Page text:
The Founder of Evergreen: Charles J. Hull

(Separate stories will cover the ~20 different owners from ~1800-1890 of the two plots of land that now make up Evergreen and the other(!) Charles Hull who gave it its name.)

As this story is posted in January 2024, the Evergreen 21210 history page reads:

Two men named Brooks and Barton bought this and three other parcels from Mrs. Chapman in 1873. Soon after, the property was "developed".

The likely source of the above quote (including the "developed" in parentheses) is an article by William B. Marye: "Baltimore City Place Names: Stony Run, Its Plantations, Farms, County Seats and Mills" in the December 1963 issue of the Maryland Historical Magazine:

On March 28, 1873, Messrs. Brooks and Barton, assignees in bankruptcy, paid Mrs. Chapman $1135.02 [sic] for her dower rights in this and three other parcels of land. About this time, or not long afterwards, this property was "developed" with the idea, so we are told, of providing homes for working men, and called "Evergreen."

This adds a few more details, but is still missing the true founder of what was to become (West) Evergreen: Charles Jerold Hull, a larger than life businessman and philanthropist, who is still celebrated in Chicago! After reading this amazing biographical sketch, we can only be humbled that he stood at Evergreen's cradle - even if he only saw us as a good business opportunity.

The sketch quotes widely from a more contemporary biography which appears in the Magazine of Western History, Vol. XIV, May-October 1891, which states:

[...] Charles J. Hull was one of the most remarkable men who have been in any way identified with the remarkable city of Chicago since its history began. In many ways he was a remarkable man; remarkable for his achievements in the way of building up a fortune, in the doing of which he overcame, time and again, apparently insurmountable obstacles; remarkable for his accomplishments in the way of self-education and selfculture, and above all remarkable for his broad love of mankind, and for his practical methods of bettering the condition of the lower classes.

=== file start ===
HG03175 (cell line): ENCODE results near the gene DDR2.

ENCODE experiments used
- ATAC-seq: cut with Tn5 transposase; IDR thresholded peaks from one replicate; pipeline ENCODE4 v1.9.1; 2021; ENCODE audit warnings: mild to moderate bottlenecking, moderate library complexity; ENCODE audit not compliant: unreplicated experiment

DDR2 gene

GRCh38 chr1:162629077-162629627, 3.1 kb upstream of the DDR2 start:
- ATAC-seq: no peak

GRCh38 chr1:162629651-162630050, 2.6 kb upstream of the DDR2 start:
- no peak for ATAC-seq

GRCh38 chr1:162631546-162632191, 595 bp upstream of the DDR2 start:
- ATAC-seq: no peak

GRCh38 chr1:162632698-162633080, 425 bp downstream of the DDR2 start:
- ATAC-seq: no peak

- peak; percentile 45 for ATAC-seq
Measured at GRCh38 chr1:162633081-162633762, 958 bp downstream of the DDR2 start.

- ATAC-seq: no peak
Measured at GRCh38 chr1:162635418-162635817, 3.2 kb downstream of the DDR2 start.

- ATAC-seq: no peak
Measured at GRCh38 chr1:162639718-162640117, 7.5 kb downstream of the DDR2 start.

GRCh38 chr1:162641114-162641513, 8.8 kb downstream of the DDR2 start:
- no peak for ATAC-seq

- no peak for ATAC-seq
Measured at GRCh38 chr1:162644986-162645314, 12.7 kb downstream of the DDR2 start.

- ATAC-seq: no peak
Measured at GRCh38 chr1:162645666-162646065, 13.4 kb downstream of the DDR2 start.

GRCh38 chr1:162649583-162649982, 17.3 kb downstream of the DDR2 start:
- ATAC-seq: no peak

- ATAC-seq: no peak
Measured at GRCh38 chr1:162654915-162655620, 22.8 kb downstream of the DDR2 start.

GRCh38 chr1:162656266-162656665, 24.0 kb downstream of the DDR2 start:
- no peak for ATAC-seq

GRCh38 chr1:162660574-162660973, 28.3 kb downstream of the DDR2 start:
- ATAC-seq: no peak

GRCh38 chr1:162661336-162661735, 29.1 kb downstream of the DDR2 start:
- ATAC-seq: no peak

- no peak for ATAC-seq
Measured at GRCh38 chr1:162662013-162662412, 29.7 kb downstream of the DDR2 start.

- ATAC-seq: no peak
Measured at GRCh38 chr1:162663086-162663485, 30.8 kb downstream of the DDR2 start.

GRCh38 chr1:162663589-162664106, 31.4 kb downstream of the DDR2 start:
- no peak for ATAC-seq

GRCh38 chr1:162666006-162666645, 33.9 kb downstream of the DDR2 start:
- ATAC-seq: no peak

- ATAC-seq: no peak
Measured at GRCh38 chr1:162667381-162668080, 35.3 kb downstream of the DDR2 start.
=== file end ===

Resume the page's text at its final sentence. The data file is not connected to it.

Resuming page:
Charles Jerold Hull

Today, historical land patents, deeds, etc. are available through the Maryland land records website,, of the Maryland State Archives, greatly simplifying this research. Unless stated otherwise, deeds linked here are credited to the Maryland State Archives and any use of the documents must adhere to their Acceptable Use Policy. Note that all images link to the actual deeds, plats, etc.

Our story starts with Allen A. Chapman and the two trustees, Brooks and Barton mentioned above.

In a deed dated May 10, 1864, Frances Thwaites Fendall sells a 19 3/4 acre lot to Allen A. Chapman for the sum of $5,925.
At that time the land is undeveloped and probably covered in woods and fields. A 30-foot wide "avenue" ran along the western edge from Cold Spring Road (later renamed to "Avenue" and finally to "Lane") to a home on a lot to the north owned by Samuel Kyle (see map below), the husband of one of Frances' daughters, Anne Evelyn.

Read the full deed (pdf).

That "avenue" became Maynadier Road, likely named after Jeremiah Yellot Maynadier, the husband of another one of Frances' daughters, Alice Fitzhugh Lee.

On October 9, 1872, Chapman is declared bankrupt as part of the bankruptcy of Kirkland, Chase & Co. The fallout of that bankruptcy was fought upto the United States Supreme Court and is described in detail here.